Super Treble Chance.jpg
Super Treble Chance.jpg (19.78 KiB) Viewed 1013 times
Mazooma Bell.jpg
Mazooma Bell.jpg (20.02 KiB) Viewed 1013 times
I then began to search out old operators of such machines to see what obsolete machines they had that they might sell cheaply. Thus, an addiction, indeed an obsession, to collect, restore and research coin operated machines of all types took hold of me.
In my job I found time in my lunchtime and after work, to search out more coin operated machines for my growing collection and managed to find a new machine every couple of weeks to feed my addiction. As well as this, I found sources for the parts and materials that I needed for their repair and restoration. I also searched out tradesmen of various sorts to do the work required that I could not do myself. This included welding, polishing, plating, metal hardening, casting ferrous and non ferrous metals, French polishing, sandblasting, sign writing, machining parts, glassmaking, sheet metal work, lock smithing, rewinding transformers and coils, and so on. Finding sources for some of the more obsolete parts and paint colours and tradesmen willing to do my small jobs at a reasonable cost was quite difficult at first, and building up a stock of the necessary parts and tools took some time.
I obtained enormous satisfaction not only from finding the machines, many of which were in appalling condition when I obtained them, but in the work of repairing and restoring them to their former condition. I obtained much pleasure from learning how to go about these skills and also to learn the history of these machines. I obtained this knowledge from the older operators of these machines that I met, the tradesmen that I worked with, and through magazines and books that were being published about this interest which had taken hold just a few years before in the United States and Britain. I also searched out old British, Australian and American patents, both in the State Library and in the National Archive’s store in the Melbourne suburb of Brighton and the Patent Office in the city. I made contact with a few other collectors in Australia with similar interests to mine, some of whom also collected other interesting mechanical antiques. I also made friends in Britain and the United States with people with similar interests with whom I began to correspond.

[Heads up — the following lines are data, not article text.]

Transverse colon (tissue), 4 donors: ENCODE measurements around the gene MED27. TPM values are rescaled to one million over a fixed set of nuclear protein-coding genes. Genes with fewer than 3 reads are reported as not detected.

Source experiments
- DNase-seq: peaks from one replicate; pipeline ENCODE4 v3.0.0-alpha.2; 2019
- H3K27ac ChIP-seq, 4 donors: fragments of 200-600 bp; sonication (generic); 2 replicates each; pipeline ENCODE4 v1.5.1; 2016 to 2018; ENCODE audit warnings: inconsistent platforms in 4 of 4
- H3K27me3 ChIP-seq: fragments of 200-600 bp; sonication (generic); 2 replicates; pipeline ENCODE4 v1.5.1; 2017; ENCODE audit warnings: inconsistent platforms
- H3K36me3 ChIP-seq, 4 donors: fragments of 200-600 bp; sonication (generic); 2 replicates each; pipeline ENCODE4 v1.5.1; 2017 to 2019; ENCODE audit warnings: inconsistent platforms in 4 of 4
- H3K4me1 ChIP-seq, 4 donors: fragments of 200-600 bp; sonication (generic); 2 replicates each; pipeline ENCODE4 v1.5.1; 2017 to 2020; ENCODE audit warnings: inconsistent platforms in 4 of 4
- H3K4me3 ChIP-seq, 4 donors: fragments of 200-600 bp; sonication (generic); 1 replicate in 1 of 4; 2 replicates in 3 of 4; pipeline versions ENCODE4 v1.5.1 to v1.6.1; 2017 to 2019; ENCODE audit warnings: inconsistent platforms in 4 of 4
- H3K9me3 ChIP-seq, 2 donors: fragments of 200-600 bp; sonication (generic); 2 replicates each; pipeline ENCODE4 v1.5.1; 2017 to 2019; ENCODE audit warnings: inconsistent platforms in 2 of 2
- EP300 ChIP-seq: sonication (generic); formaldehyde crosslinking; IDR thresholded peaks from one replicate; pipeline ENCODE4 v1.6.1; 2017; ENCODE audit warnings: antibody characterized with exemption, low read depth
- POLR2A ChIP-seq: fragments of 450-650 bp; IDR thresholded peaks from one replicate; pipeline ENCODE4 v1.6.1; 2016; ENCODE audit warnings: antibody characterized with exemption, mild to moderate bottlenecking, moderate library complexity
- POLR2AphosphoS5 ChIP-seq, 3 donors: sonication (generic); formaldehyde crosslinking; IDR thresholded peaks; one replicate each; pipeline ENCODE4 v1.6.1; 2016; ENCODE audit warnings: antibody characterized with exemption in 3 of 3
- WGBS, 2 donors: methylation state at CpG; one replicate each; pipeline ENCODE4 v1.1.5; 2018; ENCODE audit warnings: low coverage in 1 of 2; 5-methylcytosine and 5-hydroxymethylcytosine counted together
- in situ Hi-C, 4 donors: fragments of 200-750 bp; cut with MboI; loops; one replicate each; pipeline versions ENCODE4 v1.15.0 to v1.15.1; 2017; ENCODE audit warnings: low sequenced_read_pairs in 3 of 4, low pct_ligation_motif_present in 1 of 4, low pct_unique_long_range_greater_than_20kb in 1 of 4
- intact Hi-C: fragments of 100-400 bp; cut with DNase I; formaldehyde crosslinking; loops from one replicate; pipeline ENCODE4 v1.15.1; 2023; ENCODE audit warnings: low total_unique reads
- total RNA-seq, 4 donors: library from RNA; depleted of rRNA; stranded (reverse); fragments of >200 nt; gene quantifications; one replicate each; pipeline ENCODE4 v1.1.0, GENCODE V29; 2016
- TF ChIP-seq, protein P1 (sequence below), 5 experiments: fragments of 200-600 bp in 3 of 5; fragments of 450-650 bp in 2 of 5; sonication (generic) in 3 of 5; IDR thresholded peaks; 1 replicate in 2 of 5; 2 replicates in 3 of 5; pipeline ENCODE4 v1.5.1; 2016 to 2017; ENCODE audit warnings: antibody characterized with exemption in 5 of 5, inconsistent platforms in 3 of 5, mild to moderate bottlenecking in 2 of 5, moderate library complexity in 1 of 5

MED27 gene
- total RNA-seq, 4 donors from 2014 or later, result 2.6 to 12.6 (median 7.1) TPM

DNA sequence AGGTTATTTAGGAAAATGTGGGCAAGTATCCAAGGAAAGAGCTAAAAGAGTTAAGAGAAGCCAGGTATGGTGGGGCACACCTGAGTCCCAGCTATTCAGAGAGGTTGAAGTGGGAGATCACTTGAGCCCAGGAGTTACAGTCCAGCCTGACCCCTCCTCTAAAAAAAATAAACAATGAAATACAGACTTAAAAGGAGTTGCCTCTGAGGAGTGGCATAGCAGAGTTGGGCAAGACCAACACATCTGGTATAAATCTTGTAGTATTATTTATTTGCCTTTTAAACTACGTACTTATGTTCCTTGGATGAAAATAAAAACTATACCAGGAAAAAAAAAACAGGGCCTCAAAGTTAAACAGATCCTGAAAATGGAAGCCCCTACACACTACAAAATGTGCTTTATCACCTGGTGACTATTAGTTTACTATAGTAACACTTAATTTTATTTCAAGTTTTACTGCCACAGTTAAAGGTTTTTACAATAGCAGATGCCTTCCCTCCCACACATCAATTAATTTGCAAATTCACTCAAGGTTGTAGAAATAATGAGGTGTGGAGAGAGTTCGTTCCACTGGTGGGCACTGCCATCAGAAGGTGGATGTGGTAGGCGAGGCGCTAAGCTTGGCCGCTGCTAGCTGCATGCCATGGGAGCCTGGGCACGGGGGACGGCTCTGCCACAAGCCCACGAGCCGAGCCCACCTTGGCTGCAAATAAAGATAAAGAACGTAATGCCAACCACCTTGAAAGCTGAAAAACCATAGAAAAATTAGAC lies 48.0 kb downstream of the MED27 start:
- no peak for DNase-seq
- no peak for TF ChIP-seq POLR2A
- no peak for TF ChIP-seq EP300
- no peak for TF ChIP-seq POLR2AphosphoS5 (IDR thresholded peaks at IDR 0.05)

The Panascope Digital Readout machines that I obtained were Bally's Super Jumbo, Mazooma Bell and Super Treble Chance. These were missing parts including the coin payout hopper on the Super Jumbo which was being used by an operator as a coin counter. The machines needed about 40 hours work on each machine to restore mechanically and cosmetically. But they gave me an immense amount of pleasure to repair using my newly learnt skill on the Bally Captain Fantastic pinballs and to play as they are indeed really fun machines to play and a great achievement to get working again. The skills in working with electro mechanical machines were such that I was later able to repair Bally inline Bingo machines.